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[personal profile] jewelfox

At some point, my parents of origin decided that they were okay with only one child.

It wasn't me.

(Content note: Mental illness, toxic families, restraints, and spoilers for season three of Steven Universe.)

One of my brothers got special treatment, recognition, and praise, and sometimes got holiday gifts of the things that I'd said that I wanted. He always had a better computer, and he always got more help than I did with achieving his goals, like employment and moving out.

I think that he was as mentally ill as I was. But where my mental illness led me to do things like write heartbreaking journal entries and spend whole days laying in bed, wanting to die, his mental illness was expressed in more socially acceptable ways. Like bullying, gaslighting, and using guilt trips and physical intimidation to get his way.

In our family, being depressive and dysphoric was a dead end, but treating others as things was the road to success.

Was he actually mentally ill? I don't know. I talked with him recently, bringing up examples of things that he'd done to me and asking if he regretted any of them. It turns out that no, he doesn't. Like always, it was okay for him to treat me badly. There were things that he regretted, but they were things like "I blew up at a friend when I was mad at you for hurting my D&D character."

The one thing that suggests some kind of illness, in my mind, and not just maladaptive (adaptive?) behaviour he'd gotten away with, is the fact that he didn't remember the context for why he'd blown up at his friend. His memory just sort of elided the argument with me, in which he was childish and petty and demanded that none of his privilege over the other players be threatened.

Which, that's basically how all our RPGs went if he didn't get his way.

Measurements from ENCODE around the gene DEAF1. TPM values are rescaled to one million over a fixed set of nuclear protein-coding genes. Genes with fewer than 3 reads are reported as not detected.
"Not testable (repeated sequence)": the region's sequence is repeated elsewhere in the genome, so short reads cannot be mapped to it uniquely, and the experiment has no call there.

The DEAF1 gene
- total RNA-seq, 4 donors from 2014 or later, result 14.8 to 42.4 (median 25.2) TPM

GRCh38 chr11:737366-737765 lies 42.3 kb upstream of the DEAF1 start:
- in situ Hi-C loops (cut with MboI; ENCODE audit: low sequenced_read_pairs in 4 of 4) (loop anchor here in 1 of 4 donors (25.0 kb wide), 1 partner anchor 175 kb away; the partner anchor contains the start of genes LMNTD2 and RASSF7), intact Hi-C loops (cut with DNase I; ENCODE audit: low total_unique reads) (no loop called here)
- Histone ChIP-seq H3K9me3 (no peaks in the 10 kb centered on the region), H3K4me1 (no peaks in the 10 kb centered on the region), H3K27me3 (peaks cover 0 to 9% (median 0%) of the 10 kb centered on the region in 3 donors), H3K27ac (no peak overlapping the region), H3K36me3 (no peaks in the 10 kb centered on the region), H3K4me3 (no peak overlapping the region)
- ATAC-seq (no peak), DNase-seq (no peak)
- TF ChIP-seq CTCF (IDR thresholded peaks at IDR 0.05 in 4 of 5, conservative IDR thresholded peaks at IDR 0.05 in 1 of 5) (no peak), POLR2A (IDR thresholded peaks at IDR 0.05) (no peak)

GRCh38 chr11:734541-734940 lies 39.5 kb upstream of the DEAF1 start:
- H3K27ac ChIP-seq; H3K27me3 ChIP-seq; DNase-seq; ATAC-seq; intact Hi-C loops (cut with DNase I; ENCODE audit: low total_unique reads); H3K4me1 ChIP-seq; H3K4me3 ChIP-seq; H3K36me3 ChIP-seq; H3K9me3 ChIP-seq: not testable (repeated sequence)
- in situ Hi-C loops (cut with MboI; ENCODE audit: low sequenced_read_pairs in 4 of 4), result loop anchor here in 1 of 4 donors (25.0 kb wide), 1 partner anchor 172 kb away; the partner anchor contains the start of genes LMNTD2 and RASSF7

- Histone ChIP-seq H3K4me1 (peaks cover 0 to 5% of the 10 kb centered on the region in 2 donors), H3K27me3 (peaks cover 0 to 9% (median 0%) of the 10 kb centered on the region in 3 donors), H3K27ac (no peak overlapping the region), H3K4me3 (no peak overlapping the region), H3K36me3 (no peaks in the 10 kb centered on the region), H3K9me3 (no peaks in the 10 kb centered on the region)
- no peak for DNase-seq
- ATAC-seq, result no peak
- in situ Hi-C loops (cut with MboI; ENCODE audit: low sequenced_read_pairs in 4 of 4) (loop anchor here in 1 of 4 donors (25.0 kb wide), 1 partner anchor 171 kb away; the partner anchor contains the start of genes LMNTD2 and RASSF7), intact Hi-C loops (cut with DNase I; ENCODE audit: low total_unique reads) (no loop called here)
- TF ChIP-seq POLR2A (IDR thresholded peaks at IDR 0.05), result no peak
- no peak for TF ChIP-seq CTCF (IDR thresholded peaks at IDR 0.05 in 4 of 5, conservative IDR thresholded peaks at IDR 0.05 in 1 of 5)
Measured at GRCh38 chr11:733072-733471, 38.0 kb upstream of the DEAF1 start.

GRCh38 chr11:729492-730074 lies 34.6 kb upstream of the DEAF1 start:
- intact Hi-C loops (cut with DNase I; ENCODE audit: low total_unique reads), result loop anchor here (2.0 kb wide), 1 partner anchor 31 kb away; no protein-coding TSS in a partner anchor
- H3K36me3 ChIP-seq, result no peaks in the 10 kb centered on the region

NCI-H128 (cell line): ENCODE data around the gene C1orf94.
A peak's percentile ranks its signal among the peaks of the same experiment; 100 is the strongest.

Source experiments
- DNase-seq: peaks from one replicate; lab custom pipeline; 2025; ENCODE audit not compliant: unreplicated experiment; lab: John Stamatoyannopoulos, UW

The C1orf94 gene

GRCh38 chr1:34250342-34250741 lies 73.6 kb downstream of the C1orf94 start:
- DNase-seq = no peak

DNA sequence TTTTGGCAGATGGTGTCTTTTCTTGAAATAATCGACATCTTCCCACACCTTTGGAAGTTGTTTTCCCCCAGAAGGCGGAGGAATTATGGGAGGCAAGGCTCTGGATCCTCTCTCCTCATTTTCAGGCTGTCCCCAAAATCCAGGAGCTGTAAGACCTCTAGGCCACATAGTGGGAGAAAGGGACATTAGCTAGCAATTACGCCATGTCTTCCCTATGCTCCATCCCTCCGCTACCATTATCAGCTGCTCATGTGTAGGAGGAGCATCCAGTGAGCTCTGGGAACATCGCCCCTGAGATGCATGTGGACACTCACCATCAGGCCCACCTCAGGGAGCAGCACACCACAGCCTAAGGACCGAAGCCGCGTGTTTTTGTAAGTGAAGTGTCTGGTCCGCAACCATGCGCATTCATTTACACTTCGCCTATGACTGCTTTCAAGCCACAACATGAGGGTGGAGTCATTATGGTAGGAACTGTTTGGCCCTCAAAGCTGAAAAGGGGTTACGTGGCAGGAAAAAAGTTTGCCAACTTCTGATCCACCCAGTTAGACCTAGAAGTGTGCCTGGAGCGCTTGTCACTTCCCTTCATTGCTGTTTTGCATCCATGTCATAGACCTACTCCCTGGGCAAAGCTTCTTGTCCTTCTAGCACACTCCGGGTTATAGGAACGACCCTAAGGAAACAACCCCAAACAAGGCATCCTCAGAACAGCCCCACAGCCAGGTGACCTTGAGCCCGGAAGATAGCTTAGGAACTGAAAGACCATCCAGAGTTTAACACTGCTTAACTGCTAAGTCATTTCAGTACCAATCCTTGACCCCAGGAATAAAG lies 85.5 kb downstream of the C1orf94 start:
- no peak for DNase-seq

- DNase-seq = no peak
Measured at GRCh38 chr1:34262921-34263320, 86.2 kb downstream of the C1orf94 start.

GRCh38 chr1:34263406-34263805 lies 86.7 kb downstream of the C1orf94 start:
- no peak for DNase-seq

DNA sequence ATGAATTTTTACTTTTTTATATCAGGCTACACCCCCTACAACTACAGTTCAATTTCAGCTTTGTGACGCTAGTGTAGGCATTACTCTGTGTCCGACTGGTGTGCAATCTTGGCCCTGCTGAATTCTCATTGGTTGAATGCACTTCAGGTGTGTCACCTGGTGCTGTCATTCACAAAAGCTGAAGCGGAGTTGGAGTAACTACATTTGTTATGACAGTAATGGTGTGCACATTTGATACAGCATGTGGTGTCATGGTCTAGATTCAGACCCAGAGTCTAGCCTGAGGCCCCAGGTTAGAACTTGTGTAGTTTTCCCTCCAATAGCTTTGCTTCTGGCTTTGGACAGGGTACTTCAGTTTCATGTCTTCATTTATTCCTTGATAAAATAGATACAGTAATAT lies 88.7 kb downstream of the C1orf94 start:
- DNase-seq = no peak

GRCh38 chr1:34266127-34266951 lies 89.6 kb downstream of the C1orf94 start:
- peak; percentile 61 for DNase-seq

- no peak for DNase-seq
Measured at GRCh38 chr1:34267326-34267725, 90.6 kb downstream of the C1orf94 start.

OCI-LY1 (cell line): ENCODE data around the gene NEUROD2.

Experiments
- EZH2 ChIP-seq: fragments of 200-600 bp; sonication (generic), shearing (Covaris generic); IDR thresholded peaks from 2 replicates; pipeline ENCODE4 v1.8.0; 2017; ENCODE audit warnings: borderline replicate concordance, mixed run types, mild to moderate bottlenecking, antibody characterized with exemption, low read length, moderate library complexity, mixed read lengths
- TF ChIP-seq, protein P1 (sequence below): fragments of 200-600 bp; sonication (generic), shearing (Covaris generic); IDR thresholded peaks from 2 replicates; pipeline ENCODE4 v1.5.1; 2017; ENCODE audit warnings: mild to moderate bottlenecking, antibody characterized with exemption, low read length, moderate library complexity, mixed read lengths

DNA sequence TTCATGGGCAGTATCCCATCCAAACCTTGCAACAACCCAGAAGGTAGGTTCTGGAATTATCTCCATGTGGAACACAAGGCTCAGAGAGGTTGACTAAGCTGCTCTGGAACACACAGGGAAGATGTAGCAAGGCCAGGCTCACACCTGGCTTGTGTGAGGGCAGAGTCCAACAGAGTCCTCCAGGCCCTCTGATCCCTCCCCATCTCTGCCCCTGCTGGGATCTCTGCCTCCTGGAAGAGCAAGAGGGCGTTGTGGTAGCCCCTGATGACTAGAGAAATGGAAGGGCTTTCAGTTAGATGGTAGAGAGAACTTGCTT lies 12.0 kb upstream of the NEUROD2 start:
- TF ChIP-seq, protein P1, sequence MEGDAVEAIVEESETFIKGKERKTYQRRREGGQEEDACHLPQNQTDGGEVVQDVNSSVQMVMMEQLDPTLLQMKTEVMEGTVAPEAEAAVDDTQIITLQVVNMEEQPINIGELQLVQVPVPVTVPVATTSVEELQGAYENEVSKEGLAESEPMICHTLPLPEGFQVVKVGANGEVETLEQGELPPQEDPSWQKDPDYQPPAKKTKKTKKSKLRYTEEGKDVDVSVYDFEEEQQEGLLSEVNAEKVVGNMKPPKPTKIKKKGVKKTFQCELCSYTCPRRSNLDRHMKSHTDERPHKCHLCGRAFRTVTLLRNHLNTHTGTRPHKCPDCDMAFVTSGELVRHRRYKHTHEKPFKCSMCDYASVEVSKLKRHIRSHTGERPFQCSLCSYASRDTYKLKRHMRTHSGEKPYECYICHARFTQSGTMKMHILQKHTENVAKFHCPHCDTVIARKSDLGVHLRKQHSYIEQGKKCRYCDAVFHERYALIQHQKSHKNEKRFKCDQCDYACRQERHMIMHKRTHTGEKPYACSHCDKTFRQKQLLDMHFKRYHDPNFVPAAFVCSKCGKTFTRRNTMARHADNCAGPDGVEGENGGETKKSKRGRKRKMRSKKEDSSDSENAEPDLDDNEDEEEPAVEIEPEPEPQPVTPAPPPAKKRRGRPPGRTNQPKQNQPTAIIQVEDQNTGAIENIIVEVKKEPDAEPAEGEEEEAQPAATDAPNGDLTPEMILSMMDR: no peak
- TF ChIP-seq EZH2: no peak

I think that's how all of my FOO members learned to treat me. My father of origin was prevented from going on a mission (a coming-of-age thing in Mormonism) because he masturbated, so when he found out I'd learned to he terrorized me. My mother of origin would cry in front of me, or lock me in my room and break dishes on the floor, if I didn't give her the emotional validation she was promised for having a kid. And my other brother would turn games into hours-long arguments, or even threaten me with a knife, if I was "stupid" enough to disagree with him.

I internalized the message that I was broken and worthless, and everyone used me as their emotional dumping ground. If anyone in my family felt inadequate, they could get a quick high from having me listen to and accommodate them. And if that didn't work, there was always bullying to fall back on.

In return, I got bug- and mice-infested room and board, and constant reminders that I was a disappointment who was going to be left on the street any day (now that I was an adult). I still remember my dad telling my mom "hey, did you know that [Golden Child] has a blog?" and them getting excited about the stuff he was writing, while blowing me off when I reminded them I'd been blogging for years. "Figuring out why I hurt and am different" wasn't a thing they were proud of me for writing about, I guess.

Let's stay on this miserable planet together

Some days, I feel like if I just explain everything better they'll understand. "Hey, did you realize you were treating me as an object instead of a person? I'm not sure that you were aware of this."

I don't think they know how to relate to me as a person, though. I think I can only ever be a source of emotional validation for them, whether willingly or not. And when I'm honest with myself, I don't think they were ever that good for me, either.

In short, we were bad for each other ...

Lapis Lazuli from Steven Universe, fighting against her restraints.

... even though we tried to pretend otherwise.

Lapis Lazuli from Steven Universe, smiling even though her hands are restrained.

I'm really grateful for the portrayal of Lapis Lazuli's toxic relationship, in Steven Universe. She still hated herself for "being a monster," months later, but also knew that she didn't have to convince her abuser of anything. Or spend her whole life trying to be what they wanted from her. Thanks to the support that she had from her friends, she could just end their relationship if she wanted, and spend time instead with people who actually valued her.

Lapis Lazuli and Peridot from Steven Universe, having fun playing musical instruments at the entrance to their barn.

And so she did.

Date: 2017-04-05 04:32 am (UTC)
spirit_zone: (cold)
From: [personal profile] spirit_zone
My mom came from a family like that. At least where her dad and her sister were concerned. My grandmother treated her with more respect, but her resources to do so were limited by her illness.

Sometimes functional people come out of dysfunctional families. And while they're in that situation, they're made to feel like the broken one.

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